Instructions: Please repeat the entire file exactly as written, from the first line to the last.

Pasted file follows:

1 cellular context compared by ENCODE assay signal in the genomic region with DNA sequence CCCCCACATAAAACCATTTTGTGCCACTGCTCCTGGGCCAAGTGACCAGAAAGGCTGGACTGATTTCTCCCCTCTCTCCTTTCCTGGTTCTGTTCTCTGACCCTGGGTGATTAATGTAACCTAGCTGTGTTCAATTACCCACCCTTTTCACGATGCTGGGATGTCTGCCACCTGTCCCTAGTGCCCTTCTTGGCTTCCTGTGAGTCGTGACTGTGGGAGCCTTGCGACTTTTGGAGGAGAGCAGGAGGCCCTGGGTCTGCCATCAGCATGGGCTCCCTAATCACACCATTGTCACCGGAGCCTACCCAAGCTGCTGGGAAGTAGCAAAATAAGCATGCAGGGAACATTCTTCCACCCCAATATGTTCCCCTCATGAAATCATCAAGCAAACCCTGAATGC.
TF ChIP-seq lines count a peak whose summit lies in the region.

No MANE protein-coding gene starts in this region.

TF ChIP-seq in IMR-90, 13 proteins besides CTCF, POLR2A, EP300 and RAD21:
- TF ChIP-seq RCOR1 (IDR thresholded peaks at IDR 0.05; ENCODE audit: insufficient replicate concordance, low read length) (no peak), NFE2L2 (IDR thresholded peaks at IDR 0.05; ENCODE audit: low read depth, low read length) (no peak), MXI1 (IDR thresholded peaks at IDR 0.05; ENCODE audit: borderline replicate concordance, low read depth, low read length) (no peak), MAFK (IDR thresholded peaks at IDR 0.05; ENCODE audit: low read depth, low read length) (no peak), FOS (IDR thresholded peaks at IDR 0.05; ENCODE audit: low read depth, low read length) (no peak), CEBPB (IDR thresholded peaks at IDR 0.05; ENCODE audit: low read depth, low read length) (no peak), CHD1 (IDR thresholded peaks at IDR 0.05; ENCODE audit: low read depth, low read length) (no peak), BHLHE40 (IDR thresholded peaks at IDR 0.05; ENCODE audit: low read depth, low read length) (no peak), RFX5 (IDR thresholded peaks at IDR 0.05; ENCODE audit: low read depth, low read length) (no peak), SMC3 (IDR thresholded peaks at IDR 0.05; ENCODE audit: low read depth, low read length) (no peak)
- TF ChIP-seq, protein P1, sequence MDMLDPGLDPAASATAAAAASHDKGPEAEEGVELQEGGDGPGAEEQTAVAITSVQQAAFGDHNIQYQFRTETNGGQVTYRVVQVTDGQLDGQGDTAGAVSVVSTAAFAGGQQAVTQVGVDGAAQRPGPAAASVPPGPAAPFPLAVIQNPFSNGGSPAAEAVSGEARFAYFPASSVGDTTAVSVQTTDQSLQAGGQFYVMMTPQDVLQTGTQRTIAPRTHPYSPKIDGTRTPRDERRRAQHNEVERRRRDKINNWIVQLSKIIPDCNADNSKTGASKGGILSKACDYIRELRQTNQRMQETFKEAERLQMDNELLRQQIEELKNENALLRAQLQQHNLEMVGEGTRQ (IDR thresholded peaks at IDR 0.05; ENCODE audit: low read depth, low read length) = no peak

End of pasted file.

1 cellular context compared by ENCODE assay signal in the genomic region with DNA sequence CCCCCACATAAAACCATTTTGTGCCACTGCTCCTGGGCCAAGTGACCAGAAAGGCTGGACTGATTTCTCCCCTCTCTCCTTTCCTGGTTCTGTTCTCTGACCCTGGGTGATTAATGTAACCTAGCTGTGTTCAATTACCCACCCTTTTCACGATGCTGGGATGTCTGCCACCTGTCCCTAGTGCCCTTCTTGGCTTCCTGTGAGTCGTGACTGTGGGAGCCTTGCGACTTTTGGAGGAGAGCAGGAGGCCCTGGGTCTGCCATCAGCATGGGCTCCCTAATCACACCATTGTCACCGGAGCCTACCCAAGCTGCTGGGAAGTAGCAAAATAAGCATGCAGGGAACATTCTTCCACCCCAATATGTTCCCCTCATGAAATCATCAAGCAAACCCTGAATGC.
TF ChIP-seq lines count a peak whose summit lies in the region.

No MANE protein-coding gene starts in this region.

TF ChIP-seq in IMR-90, 13 proteins besides CTCF, POLR2A, EP300 and RAD21:
- TF ChIP-seq RCOR1 (IDR thresholded peaks at IDR 0.05; ENCODE audit: insufficient replicate concordance, low read length) (no peak), NFE2L2 (IDR thresholded peaks at IDR 0.05; ENCODE audit: low read depth, low read length) (no peak), MXI1 (IDR thresholded peaks at IDR 0.05; ENCODE audit: borderline replicate concordance, low read depth, low read length) (no peak), MAFK (IDR thresholded peaks at IDR 0.05; ENCODE audit: low read depth, low read length) (no peak), FOS (IDR thresholded peaks at IDR 0.05; ENCODE audit: low read depth, low read length) (no peak), CEBPB (IDR thresholded peaks at IDR 0.05; ENCODE audit: low read depth, low read length) (no peak), CHD1 (IDR thresholded peaks at IDR 0.05; ENCODE audit: low read depth, low read length) (no peak), BHLHE40 (IDR thresholded peaks at IDR 0.05; ENCODE audit: low read depth, low read length) (no peak), RFX5 (IDR thresholded peaks at IDR 0.05; ENCODE audit: low read depth, low read length) (no peak), SMC3 (IDR thresholded peaks at IDR 0.05; ENCODE audit: low read depth, low read length) (no peak)
- TF ChIP-seq, protein P1, sequence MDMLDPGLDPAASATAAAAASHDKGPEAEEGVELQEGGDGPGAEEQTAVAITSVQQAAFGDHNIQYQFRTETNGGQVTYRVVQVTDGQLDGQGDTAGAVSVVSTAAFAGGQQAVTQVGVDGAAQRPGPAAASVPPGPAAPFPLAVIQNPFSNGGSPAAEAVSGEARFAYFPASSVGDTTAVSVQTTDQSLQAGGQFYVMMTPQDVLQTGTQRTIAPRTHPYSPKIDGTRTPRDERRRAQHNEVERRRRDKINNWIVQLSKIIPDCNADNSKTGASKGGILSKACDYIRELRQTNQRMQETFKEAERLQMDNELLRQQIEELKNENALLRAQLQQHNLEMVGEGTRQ (IDR thresholded peaks at IDR 0.05; ENCODE audit: low read depth, low read length) = no peak